NEIGHBORHOOD GARDEN FOR APRIL 14, 2007
BY GLADYS JEURINK
question I get is “I received this Easter
Lily so what do I do?” First you must either take that foil wrap
off or poke holes in the bottom so the water drains as Lily bulbs rot easily.
They like moisture but not water. If
you have a cool spot the blooms will last much longer and if you cut out the
anthers as the blooms open you won’t have pollen scattered around and the
blooms will last much longer. I
happen to like the anthers so opt for the shorter bloom life.
most often used for Easter is Lilium
lonjeflorum which normally in its native habitat will bloom during summer.
The florists use warm temperatures and also artificial light so the plant has a
long day to get them to bloom for Easter. You
do not need to fertilize while the plant is in bloom and then only if you
plant it outside after the last frost in order to have a bloom the next few
years. After they are out of the
pot and planted in the yard, treat them like all your LILIES. They may not bloom the first year.
LILIES have been classified by type:
Bowl with large flowers opening wide;
Trumpet with the base of the petals fastened together for a ways past the
Turks cap with smaller flowers and the petals sweeping back.
people divide them into two types-those that face upward and those facing out.
The general classification lately has been by hybrid classes. The Asiatics are
usually June blooming, easy to grow, with many colors, and 2 to 5 feet high.
Aurelian hybrids (sometimes call Trumpets) are 3 to 8 feet high, usually
fragrant. The Orientals are 2 to 7 feet tall, also fragrant, blooming a little
later and usually are spotted. In his group are the Imperials in red, pink, and
silver. In the last several years a new name has arrived: the Orienpet which is
a new line of hybrids of Oriental and Trumpet lilies. These are about 4 feet
tall with 8 to 9 inch wide blooms.
do not like wet feet! Especially during winter, or they will rot. They work
every well in raised beds. Many growers recommend a deep hole with gravel in the
bottom. I have had the short lilies growing in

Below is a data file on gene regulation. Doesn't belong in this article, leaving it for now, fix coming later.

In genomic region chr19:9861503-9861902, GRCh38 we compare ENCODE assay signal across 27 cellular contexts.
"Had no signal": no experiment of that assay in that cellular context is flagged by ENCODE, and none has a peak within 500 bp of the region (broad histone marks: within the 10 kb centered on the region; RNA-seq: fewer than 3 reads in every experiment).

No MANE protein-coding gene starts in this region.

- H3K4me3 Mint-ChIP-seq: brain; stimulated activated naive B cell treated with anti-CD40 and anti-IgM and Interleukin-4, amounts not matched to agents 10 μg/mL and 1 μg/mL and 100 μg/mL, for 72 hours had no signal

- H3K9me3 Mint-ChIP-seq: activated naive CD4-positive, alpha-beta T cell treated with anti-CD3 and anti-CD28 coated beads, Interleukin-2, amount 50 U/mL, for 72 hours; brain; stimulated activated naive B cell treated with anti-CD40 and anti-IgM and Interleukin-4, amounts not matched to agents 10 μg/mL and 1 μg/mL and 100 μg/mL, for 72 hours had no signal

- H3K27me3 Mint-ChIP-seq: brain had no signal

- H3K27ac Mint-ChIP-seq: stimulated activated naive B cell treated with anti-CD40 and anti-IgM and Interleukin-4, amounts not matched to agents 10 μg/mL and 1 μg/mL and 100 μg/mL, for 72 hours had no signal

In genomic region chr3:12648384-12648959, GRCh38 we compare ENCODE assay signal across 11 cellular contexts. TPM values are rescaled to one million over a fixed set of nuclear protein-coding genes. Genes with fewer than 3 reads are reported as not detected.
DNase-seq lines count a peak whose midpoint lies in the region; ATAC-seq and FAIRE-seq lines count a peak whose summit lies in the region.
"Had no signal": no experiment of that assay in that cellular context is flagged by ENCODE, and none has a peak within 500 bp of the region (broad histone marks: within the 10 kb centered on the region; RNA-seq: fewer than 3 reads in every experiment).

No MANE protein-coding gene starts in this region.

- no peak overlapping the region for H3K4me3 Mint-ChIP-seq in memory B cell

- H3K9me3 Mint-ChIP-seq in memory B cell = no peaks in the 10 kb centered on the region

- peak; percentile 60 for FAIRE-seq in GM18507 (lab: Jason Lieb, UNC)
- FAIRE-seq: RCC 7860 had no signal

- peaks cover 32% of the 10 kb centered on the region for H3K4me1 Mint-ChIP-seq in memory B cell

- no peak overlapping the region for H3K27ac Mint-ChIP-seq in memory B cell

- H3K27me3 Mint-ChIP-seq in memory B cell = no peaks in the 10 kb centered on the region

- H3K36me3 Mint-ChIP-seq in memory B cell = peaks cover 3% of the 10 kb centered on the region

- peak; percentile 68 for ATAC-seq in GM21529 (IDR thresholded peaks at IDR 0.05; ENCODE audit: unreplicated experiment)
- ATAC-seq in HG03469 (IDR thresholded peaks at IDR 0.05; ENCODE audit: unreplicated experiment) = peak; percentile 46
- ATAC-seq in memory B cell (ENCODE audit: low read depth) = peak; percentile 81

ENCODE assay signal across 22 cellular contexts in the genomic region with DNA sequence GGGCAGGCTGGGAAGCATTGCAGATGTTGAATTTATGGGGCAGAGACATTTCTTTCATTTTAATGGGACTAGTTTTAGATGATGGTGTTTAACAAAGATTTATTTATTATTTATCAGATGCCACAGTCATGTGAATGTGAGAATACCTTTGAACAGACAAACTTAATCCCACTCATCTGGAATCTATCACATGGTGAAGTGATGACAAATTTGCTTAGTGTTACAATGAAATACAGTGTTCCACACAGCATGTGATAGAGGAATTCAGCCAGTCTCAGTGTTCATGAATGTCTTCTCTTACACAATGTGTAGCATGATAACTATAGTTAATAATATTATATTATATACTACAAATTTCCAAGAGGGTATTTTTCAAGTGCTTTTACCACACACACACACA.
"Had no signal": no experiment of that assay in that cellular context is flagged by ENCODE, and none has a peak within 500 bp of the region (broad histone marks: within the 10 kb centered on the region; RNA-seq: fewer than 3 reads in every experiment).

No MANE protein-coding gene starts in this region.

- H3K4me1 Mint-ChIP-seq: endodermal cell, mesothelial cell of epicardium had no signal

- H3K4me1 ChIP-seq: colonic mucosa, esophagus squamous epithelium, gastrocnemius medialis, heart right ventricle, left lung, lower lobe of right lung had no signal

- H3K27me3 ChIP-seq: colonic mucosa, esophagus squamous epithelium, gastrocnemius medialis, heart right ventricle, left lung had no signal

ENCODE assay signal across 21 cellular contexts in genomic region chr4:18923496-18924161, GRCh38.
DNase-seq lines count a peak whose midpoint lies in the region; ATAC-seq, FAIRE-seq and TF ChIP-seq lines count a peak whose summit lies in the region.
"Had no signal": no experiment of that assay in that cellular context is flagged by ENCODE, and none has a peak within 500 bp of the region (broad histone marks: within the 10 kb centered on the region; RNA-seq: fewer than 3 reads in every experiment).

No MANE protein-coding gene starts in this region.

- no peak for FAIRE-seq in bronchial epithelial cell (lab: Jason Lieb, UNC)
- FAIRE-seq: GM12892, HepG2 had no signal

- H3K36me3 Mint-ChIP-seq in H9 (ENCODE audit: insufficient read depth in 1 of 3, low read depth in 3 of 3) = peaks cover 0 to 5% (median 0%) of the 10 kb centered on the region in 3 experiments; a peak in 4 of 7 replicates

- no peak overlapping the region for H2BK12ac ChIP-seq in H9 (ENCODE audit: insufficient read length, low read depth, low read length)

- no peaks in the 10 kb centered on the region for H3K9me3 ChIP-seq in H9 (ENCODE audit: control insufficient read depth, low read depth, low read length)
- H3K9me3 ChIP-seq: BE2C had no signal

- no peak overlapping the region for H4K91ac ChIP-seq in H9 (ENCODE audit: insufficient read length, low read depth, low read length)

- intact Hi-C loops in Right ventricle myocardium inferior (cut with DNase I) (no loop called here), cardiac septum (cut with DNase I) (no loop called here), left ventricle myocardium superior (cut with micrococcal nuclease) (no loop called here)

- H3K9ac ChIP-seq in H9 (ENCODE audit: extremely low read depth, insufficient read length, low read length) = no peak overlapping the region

whisky barrels for years. They seem to do better and divide more than those in
the garden. Probably due to better drainage.
Some lilies may grow as tall as 9 feet and need support when
the heavy flowers develop. Others may never get over 2 feet tall.
are never really dormant so don’t wait to plant them! A rule that can be used
is 3 times the depth of the bulb. Some do better in partial shade so the colors
will not fade as fast. Madonna lilies must be
planted as early as possible in the fall and not covered by more than 2 inches
the beginning of the growing season to encourage larger plants. If the season is
dry, keep the ground moist, not wet by watering until bloom time is over.
Then reduce watering, giving them some time in drier soil. I cut mine off
if the foliage browns or a frost occurs. If your lilies are in pots
they will need fertilizer more often as it tends to run out the drainage holes.
When choosing a fertilizer try to get one that is “balanced” and also has
the minor nutrients, especially if you use the same potting soil more than one
Most of our lilies
originally were from wooded areas of Europe and Asia. Many of them do better in
light shade and protected from harsh winds.
The bulbs consist of overlapping scales.
If you are patient, these scales can be separated to produce new plants.
Some, like the old fashioned TIGER LILIES,
produce little black bulbs in the leaf angle. The majority prefer slightly acid
soil so it is a good idea to check if you can when buying new bulbs. They can be
anywhere from 1.5 feet to 10 feet tall. Some may take as long as ten years to
bloom from seed.
are the favorite food of rabbits in my yard! They eat the leaves off the stalk
and stand on their hind feet to reach up as far as possible. So I have several
little fenced yards inside my back yard. The
one Lily they don’t seem to bother is the old fashioned tiger
Easter Lily plant in a bright light, in a cool room, damp soil, and add it to
your other Lilies after May 10th. Since it was forced early it will
probably be the first Lily to turn yellow in the fall.
TIME TO PRUNE YOUR CHRISTMAS CACTUS
BY GEORGE EDGAR
Yes it is time
to prune your Christmas Cactus (Zygocactus). Some may have a Thanksgiving cactus while others an Easter
Cactus (Schlumbergera). Whichever one
you have, it can be pruned whenever the plant gets too big, the stems are longer
than you want, or you want to make it more bushy. To prune, just pinch off the
flattened stem segments. Some may call these stem segments leaves but
technically they are not. Flowers are produced on new growth at the ends of
these stem segments. So if you want to reduce the size of your plant or make it
fuller, prune the tips sometime during early April. New stem segments will grow
that will produce flowers next winter. The stem segments you remove can be put
in a good container mix to root so you can have a plant to give to a friend next
Christmas. Put a plastic bag over pot and all until segments are rooted
last tip-Christmas Cactus like to be pot bound so don’t be in a hurry
to re-pot your plant. When you do re-pot it, use a container mix rather than a
cactus mix as Christmas Cactus are not a true cactus. It is ok to re-pot now if
you just have to.